How does this book tie to the greater DC Universe?

There is a huge reveal at the end of Issue 1 that should open up a lot of doors in people's minds about where this might go. There's other stuff that's going to be revealed. When you think about ... We've got this big theme of cities, but the DC Universe has a bunch of different realms and spheres of influence — including the green, for example — so where does this all fit in within that, within this notion of different kinds of environments on the planet vying for space or dominance?

There's lots of room within this for City Boy as a point of contact for the consciousness of a living city. But that could have a lot of impact in a lot of different ways and become of interest to a lot of different, powerful characters and forces within the DC Universe. You get a hint of one of them at the end of the first issue, which makes so much sense to me. When we cracked that egg, it was like, "Of course. Look at where this entity is from, and think about what that means and how that links thematically into this." Again, I'm trying not to spoil it. But it's an endlessly rich theme that creates a lot of fun storytelling potential.

City Boy's powers allow him to have a huge role in the DC Universe

Do his powers allow City Boy to exist in any part of the DC Universe?

Yes. Well, there's some interesting stuff done. We did a team-up story with Jack Hawksmoor, who is the other big character in the DC Universe that has a connection to cities. It's a different kind of connection, as we explore in that story. Hawksmoor has different reactions to being separated from cities. Exactly how Cameron's powers will differ from that [is] also a fun thing for us to explore as time goes on.

But to your point, one of the fun things about this character is that you can stick him in any environment, and it raises interesting questions and there's something that can happen that's worth exploring and figuring out. That's solid gold. When you have a character that has a theme that can resonate in a bunch of different ways, that character might have legs — so knock on wood, we're doing our best here.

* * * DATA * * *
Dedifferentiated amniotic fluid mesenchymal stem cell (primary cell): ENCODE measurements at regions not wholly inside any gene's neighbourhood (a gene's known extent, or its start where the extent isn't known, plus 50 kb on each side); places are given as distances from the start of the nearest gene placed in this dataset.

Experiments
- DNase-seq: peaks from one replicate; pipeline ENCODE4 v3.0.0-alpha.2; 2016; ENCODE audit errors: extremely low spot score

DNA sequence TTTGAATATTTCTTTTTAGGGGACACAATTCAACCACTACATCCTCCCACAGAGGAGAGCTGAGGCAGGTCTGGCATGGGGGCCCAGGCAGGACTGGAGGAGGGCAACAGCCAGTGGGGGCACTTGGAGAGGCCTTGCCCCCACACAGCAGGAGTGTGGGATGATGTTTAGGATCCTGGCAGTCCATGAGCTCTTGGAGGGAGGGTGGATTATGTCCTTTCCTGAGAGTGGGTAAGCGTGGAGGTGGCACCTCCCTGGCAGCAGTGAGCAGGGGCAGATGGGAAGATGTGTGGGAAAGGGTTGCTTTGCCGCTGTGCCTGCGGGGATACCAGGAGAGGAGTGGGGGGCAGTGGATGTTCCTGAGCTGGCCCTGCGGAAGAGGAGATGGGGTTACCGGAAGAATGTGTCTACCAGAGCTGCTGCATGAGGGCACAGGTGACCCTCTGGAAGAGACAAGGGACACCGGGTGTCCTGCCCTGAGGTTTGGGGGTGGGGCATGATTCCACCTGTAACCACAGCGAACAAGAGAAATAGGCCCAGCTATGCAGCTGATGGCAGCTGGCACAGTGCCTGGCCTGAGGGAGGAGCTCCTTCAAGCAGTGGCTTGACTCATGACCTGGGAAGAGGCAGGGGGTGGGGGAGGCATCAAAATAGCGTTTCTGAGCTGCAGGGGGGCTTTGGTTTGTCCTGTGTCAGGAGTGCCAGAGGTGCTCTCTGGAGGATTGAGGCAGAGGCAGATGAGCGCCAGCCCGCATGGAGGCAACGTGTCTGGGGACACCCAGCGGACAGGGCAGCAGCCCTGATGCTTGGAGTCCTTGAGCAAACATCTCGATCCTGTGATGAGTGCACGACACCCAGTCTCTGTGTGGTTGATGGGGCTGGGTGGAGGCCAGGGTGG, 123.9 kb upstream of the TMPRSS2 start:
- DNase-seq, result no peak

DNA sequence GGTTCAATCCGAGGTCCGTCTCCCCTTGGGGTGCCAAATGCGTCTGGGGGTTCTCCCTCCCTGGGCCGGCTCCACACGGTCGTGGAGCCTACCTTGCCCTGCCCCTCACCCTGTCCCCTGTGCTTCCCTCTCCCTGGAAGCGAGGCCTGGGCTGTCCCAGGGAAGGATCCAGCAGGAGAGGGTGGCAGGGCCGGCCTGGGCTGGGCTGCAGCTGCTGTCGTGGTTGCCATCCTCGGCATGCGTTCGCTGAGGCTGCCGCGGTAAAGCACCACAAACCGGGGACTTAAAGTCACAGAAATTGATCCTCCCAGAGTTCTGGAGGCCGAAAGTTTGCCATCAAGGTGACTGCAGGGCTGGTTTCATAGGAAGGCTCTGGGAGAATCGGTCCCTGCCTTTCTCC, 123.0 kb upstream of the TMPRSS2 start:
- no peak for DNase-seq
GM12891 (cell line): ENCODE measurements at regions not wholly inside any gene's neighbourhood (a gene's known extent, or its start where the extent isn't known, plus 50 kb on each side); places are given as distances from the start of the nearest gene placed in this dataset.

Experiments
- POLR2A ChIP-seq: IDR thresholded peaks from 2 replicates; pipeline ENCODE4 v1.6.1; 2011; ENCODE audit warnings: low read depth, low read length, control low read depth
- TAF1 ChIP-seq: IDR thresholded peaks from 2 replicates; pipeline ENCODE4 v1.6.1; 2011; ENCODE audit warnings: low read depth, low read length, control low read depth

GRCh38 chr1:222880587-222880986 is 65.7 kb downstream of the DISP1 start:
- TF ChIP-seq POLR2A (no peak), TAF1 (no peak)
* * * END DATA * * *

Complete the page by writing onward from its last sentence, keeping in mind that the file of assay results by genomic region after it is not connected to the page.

Ultimately, it comes down to emotional connection. Do we care about this dude? I sure care about him. I feel for him. I want to find out more about what happened in his past and how he's going to handle all of that conflict and trauma and make his way into the future here. I hope he resonates with readers on that emotional level as well as on this big thematic level.

How excited are you to see this book come out? What do you hope readers get from "City Boy" #1?

I hope folks will feel like they're seeing something that they haven't seen before. That's always the thrill of comics and movies. I remember years ago when I was in college, I went to the movies with a friend of mine. He was a very funny person, but as the credit started to roll, he said, "Welcome to the world of fantasy." I don't know, he was a goof, he was messing around — but there is something to that. Every time we open a book, every time we go to a movie, every time we take a shot on a new story, we want to be transported, we want to go somewhere, and we want to see something we haven't seen.

This is definitely distinct from a lot of the other stuff that I've written in the past. It's a different kind of power and story, and I hope folks take that same pleasure and are surprised and have fun with it.

"City Boy" #1 by Pak, Minkyu Jung, Sunny Gho, and Wes Abbott from DC Comics arrives in comic book stores and online retailers on Tuesday, May 23.

This interview has been edited for clarity.